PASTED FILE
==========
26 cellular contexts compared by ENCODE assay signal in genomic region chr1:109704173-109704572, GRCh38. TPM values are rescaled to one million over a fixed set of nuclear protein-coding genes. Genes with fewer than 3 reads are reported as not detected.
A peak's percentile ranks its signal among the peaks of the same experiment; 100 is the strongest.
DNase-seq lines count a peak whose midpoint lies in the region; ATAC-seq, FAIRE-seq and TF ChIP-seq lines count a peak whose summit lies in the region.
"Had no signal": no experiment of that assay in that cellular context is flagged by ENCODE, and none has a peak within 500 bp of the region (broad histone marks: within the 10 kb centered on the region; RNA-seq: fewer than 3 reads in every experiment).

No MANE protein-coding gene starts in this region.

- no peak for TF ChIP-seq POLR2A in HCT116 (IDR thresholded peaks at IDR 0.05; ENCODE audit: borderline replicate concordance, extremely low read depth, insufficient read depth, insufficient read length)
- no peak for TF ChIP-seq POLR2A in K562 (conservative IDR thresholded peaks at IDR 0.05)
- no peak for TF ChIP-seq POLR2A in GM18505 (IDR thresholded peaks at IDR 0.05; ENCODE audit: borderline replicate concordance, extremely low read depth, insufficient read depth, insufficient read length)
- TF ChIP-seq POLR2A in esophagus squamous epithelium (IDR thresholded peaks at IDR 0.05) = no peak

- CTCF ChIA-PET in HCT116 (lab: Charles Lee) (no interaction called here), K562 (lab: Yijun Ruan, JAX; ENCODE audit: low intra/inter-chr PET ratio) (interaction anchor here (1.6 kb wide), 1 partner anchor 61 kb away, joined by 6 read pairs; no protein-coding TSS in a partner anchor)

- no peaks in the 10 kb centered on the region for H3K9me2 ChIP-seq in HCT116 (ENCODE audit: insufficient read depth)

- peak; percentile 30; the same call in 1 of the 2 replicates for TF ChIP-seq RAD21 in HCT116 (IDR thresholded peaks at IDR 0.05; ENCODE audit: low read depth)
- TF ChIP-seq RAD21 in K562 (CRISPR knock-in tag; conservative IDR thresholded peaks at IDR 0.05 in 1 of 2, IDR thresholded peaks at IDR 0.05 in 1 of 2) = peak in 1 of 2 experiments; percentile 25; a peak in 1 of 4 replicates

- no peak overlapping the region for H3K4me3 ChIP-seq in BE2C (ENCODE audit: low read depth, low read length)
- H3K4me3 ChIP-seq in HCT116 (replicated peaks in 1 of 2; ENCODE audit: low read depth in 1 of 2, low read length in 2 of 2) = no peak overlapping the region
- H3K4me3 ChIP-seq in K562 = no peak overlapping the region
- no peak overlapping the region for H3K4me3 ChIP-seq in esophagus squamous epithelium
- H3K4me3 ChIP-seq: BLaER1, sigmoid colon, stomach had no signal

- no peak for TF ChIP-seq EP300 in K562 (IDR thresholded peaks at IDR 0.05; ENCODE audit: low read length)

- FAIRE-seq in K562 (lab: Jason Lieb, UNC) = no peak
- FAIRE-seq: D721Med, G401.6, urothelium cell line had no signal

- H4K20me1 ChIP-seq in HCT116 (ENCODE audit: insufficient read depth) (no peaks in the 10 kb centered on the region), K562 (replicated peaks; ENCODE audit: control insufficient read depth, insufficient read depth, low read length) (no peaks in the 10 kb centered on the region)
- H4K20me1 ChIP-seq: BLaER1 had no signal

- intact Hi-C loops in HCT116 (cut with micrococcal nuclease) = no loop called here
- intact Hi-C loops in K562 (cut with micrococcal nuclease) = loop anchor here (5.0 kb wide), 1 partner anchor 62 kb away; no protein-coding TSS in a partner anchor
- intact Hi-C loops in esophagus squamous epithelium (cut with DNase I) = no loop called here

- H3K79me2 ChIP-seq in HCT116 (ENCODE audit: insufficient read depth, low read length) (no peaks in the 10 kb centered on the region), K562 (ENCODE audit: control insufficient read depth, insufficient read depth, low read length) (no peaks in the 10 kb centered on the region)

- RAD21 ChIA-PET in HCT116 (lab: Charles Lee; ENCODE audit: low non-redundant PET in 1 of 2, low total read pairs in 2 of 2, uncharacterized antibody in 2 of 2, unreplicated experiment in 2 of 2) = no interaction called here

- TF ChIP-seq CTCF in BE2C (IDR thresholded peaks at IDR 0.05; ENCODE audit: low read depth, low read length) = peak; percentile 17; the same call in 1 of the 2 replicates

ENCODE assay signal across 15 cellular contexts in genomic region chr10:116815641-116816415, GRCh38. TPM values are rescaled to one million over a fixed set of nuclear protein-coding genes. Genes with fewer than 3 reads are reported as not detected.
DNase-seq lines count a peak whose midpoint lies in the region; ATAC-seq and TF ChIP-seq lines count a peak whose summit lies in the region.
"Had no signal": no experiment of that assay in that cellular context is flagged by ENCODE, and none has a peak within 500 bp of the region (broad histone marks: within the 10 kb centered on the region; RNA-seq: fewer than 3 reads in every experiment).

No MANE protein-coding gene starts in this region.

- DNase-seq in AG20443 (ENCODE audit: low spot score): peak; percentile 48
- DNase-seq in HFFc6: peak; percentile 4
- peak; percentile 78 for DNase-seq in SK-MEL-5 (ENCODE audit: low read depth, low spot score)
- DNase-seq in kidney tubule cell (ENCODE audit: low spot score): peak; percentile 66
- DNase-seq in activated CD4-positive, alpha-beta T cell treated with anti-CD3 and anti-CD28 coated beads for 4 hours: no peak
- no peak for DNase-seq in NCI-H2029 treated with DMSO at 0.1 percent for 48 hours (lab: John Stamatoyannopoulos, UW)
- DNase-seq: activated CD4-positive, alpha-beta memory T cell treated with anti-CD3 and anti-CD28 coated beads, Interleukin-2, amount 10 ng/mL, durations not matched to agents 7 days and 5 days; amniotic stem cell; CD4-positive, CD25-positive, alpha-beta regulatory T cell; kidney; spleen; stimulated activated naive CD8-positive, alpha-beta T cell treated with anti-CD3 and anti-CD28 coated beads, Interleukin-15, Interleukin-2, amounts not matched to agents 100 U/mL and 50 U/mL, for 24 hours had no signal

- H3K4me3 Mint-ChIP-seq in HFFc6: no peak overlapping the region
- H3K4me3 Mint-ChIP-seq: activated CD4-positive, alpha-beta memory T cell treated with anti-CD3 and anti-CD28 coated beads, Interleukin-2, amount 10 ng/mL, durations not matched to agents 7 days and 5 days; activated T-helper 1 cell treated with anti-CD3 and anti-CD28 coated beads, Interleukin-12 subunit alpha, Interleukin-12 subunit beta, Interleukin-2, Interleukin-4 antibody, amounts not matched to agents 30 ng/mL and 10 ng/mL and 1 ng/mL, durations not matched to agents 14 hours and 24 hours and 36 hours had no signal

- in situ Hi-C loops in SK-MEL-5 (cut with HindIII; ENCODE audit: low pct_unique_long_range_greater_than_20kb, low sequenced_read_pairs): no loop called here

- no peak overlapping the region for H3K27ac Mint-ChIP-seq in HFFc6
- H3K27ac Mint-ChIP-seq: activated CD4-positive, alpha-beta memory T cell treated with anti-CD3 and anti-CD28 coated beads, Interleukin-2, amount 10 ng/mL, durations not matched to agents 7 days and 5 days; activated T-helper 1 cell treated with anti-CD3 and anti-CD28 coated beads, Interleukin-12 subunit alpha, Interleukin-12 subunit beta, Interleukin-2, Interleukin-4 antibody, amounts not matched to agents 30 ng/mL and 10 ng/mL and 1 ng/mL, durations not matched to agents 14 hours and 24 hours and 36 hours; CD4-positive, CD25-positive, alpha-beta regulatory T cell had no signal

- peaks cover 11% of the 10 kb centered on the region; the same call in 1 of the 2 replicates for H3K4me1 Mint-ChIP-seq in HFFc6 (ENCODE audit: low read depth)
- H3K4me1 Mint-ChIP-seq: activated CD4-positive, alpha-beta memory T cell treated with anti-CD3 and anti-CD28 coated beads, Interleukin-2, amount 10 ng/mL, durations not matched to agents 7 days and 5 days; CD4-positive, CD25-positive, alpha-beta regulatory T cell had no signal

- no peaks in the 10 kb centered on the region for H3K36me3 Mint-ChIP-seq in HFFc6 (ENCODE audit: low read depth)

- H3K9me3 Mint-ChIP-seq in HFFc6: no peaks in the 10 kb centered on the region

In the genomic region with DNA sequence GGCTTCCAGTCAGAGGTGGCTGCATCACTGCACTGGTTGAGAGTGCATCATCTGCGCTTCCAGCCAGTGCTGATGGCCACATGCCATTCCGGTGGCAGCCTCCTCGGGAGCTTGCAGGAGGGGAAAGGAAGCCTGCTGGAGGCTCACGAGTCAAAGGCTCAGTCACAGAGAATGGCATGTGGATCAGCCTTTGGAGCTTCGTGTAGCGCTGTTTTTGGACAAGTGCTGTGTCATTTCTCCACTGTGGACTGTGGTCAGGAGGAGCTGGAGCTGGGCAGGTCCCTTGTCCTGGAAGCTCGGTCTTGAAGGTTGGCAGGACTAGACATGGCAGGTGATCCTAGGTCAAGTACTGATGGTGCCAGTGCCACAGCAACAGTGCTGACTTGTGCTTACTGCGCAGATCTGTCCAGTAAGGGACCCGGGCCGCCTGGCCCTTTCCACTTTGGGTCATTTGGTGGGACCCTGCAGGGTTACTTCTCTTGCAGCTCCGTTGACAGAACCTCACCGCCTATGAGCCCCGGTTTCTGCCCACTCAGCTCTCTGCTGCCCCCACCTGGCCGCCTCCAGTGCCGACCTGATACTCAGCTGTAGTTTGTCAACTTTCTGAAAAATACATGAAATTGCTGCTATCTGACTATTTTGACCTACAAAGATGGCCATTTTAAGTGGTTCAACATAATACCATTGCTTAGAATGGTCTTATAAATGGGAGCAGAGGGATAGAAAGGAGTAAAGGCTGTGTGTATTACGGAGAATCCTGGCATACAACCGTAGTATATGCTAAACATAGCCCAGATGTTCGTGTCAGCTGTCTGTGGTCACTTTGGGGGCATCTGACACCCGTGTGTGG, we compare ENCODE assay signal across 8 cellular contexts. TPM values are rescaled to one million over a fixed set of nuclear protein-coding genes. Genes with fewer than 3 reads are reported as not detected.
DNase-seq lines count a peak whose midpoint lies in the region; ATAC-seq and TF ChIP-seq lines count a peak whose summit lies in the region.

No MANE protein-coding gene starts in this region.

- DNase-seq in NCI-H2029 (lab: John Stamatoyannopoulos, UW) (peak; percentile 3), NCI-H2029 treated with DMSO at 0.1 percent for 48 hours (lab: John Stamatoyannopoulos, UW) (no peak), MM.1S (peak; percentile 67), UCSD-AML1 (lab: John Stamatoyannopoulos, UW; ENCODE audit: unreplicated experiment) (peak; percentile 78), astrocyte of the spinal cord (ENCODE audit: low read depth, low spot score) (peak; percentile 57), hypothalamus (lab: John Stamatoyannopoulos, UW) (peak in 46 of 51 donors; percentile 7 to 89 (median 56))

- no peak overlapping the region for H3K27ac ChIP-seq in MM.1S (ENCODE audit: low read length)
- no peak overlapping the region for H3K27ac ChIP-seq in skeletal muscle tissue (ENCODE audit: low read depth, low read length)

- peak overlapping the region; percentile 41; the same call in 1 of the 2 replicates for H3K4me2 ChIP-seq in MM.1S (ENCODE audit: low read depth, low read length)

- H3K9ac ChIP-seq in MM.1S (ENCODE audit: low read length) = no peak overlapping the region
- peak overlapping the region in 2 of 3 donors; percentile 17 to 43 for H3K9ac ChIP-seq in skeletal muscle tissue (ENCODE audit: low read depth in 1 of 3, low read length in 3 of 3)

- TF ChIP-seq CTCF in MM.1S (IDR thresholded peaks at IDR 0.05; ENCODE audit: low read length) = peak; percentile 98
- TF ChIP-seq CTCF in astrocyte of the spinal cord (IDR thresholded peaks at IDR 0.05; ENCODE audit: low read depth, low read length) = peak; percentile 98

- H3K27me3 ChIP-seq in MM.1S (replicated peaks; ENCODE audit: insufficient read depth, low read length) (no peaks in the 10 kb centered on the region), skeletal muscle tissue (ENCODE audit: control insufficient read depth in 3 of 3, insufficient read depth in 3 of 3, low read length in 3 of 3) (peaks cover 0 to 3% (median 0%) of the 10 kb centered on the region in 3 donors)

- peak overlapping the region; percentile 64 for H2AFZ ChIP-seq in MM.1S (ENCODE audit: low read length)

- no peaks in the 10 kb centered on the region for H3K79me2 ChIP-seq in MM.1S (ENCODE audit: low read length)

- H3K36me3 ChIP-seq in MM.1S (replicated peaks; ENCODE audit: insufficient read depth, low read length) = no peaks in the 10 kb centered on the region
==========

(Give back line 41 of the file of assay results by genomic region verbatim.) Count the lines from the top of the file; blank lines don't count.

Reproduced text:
- H3K4me3 Mint-ChIP-seq in HFFc6: no peak overlapping the region